LOOK GOD |
This poem was carried by the wife of Charles L.Starr for 45 years and has been submitted by his daughter Sandra Brown.
Look God, I have never spoken to You,
But now I want to say "How do You do."
You see, God, they told me You didn't exist,
And like a fool I believed all of this.
Last night from a shell hole I saw Your sky,
I figured right then they had told me a lie.
Had I taken time to see the things You made,
I'd have known they weren't calling a spade a spade.
I wonder God if You'd shake my hand,
Somehow I feel that You will understand.
Funny I had to come to this hellish place,
Before I had time to see Your face.
Well, I guess there isn't much more to say.
I'm sure the zero hour will soon be here,
But I'm not afraid since I know You're near.
The signal! Well God I'll have to go,
I like You lots, this I want You to know.
Look now, this will be a horrible fight,
Who knows, I may come to Your house tonight.
Though I wasn't friendly to You before,
I wonder God, if You'd wait at your door?
Look, I'm crying! Me! Shedding tears,
I wish I had known You these many years.
Well I have to go now God, so I'll say goodbye,
Strange, since I met You, I'm not afraid to die.
The above poem was found on the body of an Unknown Yank killed in action
My Life in the Service
Charles L. Starr Jr.
Rank - Lieutenant
S.No. - 190606
Unit - 67 Bomb Sqd. - 44 Bomb Grp.
Stationed at - Bengasi,Africa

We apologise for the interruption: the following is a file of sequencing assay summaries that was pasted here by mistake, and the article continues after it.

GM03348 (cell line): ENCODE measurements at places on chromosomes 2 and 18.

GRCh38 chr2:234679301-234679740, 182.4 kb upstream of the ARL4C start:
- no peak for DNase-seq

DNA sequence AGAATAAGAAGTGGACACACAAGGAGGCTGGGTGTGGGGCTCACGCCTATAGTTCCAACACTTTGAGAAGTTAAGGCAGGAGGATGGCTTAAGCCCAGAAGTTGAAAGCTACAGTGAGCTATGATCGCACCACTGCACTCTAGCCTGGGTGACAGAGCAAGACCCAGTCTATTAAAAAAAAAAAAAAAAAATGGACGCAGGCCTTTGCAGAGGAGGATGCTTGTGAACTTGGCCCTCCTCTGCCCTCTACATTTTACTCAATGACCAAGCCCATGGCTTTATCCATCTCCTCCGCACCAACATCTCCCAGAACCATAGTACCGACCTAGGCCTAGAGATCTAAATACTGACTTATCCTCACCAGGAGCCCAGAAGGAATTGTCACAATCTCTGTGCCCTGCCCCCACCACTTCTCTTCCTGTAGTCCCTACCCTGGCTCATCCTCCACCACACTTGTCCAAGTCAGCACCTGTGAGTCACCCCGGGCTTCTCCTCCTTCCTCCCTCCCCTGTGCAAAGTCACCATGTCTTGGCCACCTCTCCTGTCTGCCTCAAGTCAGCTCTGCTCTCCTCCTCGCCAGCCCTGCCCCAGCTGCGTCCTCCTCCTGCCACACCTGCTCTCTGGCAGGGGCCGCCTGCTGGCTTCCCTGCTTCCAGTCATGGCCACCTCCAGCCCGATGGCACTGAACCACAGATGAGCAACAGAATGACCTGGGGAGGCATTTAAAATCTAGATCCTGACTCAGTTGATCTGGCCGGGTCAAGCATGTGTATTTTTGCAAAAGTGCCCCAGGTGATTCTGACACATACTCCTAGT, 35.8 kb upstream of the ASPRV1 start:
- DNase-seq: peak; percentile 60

Religion - Protestant
Date of Birth _ Oct. 14-1916
Wt - 198 lbs
Height - 6' 1 ½"
Hair & Eyes - Brown
Service Record, Transfers & Changes Rank in "My Life in the Service"
I joined the R.C.A.F. on Oct. lst 1941 at Vancover, B.C., where I undertook Pilot training. On Oct. 2nd I was sent to Edmonton, Alberta, Canada to a classification depot and then to I.T.S. at Saskatchewan ,Sask.
On completion of this training I went to Boundry Bay, B.C. for D-F-T-S on Feb 10, 1942 and finished on April 8-1942. Then I was sent to S-F-T-S. at Mac Leod, Alberta on May 10-1942 where I rec'd my Wings. I was posted to Active Service overseas. I left Halifax, Nova Socotia, Sept 28 - 1942 for England on the Queen M. Elizabeth. Arriving in Grenock, Scotland, 4 days later. We were stationed at Bournemouth, England for 10 days and then went into the R.A.F.
On March 20th 1942 I transferred from the R.A.F. to the U.S. Army Air Corp. and after a month of Officers training we posted to combat duty with the 44th Bomb Group, 67th Bomb Sqd on B-24 Liberators. On June 26th 1943 under very secret orders we were posted to North Africa and landed in Bengazi, Libya on June 28th.1943.
On entering the Service on Sept 29 - 1941 I weighed 207 lbs.
Citations, Awards and Decorations (this was not completed)
Distinguished Flying Cross, Air Medal with Oak-Leaf Cluster